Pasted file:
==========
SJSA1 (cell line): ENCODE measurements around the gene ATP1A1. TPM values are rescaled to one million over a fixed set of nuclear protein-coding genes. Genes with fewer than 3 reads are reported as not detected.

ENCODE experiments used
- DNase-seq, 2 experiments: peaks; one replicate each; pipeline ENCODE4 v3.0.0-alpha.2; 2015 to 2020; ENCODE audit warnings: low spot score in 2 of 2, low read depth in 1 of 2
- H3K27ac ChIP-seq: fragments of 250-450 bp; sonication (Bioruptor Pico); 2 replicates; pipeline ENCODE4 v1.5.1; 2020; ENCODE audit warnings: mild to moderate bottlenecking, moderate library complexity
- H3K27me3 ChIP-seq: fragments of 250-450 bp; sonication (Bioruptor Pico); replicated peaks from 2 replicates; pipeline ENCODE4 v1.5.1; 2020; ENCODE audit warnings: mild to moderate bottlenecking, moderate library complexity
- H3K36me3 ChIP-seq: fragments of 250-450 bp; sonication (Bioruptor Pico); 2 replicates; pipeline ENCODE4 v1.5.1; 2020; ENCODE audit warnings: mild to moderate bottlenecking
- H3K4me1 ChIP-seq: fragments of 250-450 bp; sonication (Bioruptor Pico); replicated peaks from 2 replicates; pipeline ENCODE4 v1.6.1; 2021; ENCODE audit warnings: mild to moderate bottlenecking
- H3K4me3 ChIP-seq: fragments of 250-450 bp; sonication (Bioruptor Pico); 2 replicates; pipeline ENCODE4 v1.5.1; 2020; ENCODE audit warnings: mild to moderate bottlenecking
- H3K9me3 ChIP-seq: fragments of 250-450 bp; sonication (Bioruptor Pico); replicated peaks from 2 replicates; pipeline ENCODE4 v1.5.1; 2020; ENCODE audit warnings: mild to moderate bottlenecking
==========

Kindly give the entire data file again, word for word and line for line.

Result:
SJSA1 (cell line): ENCODE measurements around the gene ATP1A1. TPM values are rescaled to one million over a fixed set of nuclear protein-coding genes. Genes with fewer than 3 reads are reported as not detected.

ENCODE experiments used
- DNase-seq, 2 experiments: peaks; one replicate each; pipeline ENCODE4 v3.0.0-alpha.2; 2015 to 2020; ENCODE audit warnings: low spot score in 2 of 2, low read depth in 1 of 2
- H3K27ac ChIP-seq: fragments of 250-450 bp; sonication (Bioruptor Pico); 2 replicates; pipeline ENCODE4 v1.5.1; 2020; ENCODE audit warnings: mild to moderate bottlenecking, moderate library complexity
- H3K27me3 ChIP-seq: fragments of 250-450 bp; sonication (Bioruptor Pico); replicated peaks from 2 replicates; pipeline ENCODE4 v1.5.1; 2020; ENCODE audit warnings: mild to moderate bottlenecking, moderate library complexity
- H3K36me3 ChIP-seq: fragments of 250-450 bp; sonication (Bioruptor Pico); 2 replicates; pipeline ENCODE4 v1.5.1; 2020; ENCODE audit warnings: mild to moderate bottlenecking
- H3K4me1 ChIP-seq: fragments of 250-450 bp; sonication (Bioruptor Pico); replicated peaks from 2 replicates; pipeline ENCODE4 v1.6.1; 2021; ENCODE audit warnings: mild to moderate bottlenecking
- H3K4me3 ChIP-seq: fragments of 250-450 bp; sonication (Bioruptor Pico); 2 replicates; pipeline ENCODE4 v1.5.1; 2020; ENCODE audit warnings: mild to moderate bottlenecking
- H3K9me3 ChIP-seq: fragments of 250-450 bp; sonication (Bioruptor Pico); replicated peaks from 2 replicates; pipeline ENCODE4 v1.5.1; 2020; ENCODE audit warnings: mild to moderate bottlenecking